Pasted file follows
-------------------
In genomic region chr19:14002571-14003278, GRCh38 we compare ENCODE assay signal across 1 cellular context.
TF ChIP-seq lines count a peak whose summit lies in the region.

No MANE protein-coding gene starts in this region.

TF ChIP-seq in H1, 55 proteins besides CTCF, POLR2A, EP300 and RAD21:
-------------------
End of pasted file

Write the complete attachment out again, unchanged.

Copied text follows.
In genomic region chr19:14002571-14003278, GRCh38 we compare ENCODE assay signal across 1 cellular context.
TF ChIP-seq lines count a peak whose summit lies in the region.

No MANE protein-coding gene starts in this region.

TF ChIP-seq in H1, 55 proteins besides CTCF, POLR2A, EP300 and RAD21: